from March 7 to June 4 2017
The Darwinian theory of competition between individuals as the driving force of evolution has been seen as a justification for capitalism and colonialism. In apparent contradiction, the theory of kin selection
developed by the Englishman William Donald Hamilton in 1964, explains the appearance, during evolution, of altruistic behavior between organisms. These instincts would increase with kinship, under the effect of natural selection.
(Automatically translated with Google Translate)
In designing his installation for the courtyard of the Musée de la Chasse et de la Nature, Lionel Sabatté wished to refer explicitly to this theory, from which he borrows the title of his installation. It is composed of three sculptures: a tree, a human figure and a headless animal form the poles of a triangular figure. By establishing a harmonious spatial relationship between these three representatives of nature, Lionel Sabatté wanted to signify their interdependence. The human and animal figures are made of stained concrete. Left partially visible, the metal rods that structure them express movement while giving an impression of vulnerability that arouses our empathy. Conversely, the tree is directly borrowed from nature as a kind of botanical "ready-made". However, its branches are adorned with a strange flowering artificially made of human skins.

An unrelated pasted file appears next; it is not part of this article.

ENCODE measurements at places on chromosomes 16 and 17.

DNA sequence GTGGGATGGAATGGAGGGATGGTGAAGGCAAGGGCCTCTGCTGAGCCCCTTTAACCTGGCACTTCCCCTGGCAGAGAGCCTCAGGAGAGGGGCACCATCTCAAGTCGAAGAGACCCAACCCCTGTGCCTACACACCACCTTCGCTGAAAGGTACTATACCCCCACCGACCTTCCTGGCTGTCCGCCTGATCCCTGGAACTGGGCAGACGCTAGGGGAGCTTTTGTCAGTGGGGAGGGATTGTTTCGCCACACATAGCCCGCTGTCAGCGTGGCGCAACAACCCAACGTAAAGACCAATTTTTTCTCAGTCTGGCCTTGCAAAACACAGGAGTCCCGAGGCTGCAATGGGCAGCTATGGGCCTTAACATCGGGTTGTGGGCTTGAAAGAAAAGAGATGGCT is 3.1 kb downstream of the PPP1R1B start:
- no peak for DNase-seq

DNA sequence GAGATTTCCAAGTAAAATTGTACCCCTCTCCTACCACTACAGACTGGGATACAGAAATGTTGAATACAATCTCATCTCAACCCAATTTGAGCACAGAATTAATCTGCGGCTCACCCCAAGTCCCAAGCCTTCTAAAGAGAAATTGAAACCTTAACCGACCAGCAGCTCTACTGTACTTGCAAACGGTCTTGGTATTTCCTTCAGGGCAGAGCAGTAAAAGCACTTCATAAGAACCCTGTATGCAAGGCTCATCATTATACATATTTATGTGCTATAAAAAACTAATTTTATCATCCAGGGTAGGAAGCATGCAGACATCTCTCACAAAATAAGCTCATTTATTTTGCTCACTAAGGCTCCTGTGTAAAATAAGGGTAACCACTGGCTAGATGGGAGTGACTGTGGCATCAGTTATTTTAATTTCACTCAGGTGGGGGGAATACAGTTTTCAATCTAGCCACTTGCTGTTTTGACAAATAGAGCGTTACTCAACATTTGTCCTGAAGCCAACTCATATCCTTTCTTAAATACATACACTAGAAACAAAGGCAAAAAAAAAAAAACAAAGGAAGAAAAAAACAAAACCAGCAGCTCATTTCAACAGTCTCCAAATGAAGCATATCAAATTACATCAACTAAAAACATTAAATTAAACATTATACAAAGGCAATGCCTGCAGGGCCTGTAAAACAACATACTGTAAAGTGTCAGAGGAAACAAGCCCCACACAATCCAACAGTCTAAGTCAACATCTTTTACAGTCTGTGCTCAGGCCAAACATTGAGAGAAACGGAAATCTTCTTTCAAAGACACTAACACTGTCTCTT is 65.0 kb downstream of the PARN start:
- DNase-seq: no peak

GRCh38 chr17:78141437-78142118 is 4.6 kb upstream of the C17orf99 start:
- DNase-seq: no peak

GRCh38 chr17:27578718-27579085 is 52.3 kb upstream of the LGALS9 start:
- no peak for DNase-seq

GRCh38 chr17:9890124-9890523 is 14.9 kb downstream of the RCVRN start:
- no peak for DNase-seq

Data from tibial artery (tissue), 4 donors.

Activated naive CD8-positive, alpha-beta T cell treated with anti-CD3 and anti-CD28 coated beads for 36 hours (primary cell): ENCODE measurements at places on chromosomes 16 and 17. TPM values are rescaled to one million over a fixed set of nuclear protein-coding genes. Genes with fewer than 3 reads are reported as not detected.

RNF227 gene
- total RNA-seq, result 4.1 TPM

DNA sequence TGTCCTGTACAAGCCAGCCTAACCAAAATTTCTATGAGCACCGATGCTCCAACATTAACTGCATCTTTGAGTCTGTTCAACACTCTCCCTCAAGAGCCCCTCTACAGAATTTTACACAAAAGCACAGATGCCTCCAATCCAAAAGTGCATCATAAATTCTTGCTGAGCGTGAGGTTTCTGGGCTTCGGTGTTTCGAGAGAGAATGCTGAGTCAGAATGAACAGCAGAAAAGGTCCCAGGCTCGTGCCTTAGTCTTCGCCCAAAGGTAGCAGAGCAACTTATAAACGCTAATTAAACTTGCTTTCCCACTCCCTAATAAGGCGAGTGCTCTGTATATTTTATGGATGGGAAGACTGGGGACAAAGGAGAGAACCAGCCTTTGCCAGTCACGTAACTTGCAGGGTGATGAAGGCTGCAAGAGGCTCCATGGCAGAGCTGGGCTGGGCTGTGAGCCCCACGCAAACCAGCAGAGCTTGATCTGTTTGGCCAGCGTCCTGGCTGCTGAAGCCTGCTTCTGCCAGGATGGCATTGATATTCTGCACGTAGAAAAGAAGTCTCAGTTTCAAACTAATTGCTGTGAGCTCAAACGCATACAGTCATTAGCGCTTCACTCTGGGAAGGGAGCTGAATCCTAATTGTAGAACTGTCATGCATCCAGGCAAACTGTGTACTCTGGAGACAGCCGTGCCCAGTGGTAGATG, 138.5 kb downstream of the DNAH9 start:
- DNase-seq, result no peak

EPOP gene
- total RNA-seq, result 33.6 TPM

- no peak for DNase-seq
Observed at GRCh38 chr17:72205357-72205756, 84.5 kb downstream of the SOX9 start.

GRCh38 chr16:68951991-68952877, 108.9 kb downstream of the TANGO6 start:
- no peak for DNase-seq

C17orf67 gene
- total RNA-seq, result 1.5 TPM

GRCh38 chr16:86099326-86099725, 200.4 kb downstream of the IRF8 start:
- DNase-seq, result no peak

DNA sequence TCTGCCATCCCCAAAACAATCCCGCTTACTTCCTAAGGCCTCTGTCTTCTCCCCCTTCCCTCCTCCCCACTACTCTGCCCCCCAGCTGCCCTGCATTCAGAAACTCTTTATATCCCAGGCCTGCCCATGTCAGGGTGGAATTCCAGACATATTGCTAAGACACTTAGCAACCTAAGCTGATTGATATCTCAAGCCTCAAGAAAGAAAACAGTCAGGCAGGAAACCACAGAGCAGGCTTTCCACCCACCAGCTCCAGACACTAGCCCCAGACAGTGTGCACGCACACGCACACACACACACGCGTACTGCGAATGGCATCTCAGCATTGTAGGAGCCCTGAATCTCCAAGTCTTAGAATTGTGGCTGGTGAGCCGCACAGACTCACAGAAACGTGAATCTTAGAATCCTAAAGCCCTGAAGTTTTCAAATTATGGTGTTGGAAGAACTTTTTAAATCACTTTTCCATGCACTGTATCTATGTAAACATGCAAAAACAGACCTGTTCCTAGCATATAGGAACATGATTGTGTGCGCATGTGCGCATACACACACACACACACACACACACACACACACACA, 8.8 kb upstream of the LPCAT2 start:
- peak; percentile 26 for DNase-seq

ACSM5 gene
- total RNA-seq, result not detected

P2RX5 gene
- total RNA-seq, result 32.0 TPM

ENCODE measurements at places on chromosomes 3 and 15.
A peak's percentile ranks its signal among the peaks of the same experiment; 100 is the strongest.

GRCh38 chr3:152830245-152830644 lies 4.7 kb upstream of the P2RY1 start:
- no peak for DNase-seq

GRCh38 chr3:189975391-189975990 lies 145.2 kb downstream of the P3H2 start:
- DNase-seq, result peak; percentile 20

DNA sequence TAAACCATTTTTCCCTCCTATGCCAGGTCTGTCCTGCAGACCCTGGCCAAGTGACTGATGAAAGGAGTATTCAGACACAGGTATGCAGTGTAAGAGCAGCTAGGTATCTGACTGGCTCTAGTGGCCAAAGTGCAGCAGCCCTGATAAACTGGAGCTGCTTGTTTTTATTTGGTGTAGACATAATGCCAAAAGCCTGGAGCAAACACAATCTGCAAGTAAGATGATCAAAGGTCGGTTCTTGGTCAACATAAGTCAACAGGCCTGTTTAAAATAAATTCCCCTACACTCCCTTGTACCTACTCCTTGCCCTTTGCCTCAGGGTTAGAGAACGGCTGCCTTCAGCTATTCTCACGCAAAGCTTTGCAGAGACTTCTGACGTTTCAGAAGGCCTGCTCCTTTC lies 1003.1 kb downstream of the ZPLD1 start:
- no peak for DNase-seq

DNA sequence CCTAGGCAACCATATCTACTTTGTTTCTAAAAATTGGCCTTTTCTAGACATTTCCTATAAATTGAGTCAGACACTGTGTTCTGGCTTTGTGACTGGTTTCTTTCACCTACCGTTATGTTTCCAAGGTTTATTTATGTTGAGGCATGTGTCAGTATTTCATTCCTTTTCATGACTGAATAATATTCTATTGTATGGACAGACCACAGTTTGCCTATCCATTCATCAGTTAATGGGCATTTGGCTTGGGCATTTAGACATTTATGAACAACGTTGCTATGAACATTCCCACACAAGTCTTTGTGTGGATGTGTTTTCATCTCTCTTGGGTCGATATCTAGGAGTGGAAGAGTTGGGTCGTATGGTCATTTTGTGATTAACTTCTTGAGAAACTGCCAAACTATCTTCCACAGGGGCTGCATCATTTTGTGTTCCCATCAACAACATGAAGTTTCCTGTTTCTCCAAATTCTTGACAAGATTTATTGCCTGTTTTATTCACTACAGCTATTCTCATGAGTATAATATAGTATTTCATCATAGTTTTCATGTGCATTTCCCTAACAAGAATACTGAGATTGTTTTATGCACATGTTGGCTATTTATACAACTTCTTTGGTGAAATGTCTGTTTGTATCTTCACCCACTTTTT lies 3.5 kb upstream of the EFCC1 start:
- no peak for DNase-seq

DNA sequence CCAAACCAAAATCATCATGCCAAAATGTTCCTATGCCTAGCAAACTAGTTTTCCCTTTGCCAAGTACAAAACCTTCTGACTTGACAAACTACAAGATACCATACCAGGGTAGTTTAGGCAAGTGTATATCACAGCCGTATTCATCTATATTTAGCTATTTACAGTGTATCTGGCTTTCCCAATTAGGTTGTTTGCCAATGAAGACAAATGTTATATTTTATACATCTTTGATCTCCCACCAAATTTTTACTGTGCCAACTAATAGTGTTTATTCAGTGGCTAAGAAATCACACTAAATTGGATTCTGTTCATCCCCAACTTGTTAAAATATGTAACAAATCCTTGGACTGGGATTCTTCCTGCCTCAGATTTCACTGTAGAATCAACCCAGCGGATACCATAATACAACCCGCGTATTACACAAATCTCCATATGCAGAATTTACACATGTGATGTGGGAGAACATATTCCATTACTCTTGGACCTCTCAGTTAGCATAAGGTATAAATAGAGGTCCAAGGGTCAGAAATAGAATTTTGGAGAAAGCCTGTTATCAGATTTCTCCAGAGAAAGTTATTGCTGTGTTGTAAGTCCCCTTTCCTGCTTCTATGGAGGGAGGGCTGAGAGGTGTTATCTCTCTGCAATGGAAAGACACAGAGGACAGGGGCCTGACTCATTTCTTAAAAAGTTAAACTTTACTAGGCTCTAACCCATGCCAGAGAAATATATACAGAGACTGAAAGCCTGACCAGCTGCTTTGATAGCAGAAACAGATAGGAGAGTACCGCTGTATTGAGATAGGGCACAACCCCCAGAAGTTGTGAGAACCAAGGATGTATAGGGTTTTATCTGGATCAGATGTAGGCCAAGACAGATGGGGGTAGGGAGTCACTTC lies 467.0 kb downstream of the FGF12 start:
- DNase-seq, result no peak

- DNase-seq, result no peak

Lionel Sabatté, born in Toulouse in 1975 and a graduate of the Beaux-Arts in Paris, has made a name for himself by using all sorts of discarded materials: dust collected on the platforms of the metro, organic debris such as dead skin or nail clippings. He shapes them with virtuosity to make fascinating and repulsive works that question the objectivity of our aesthetic judgment.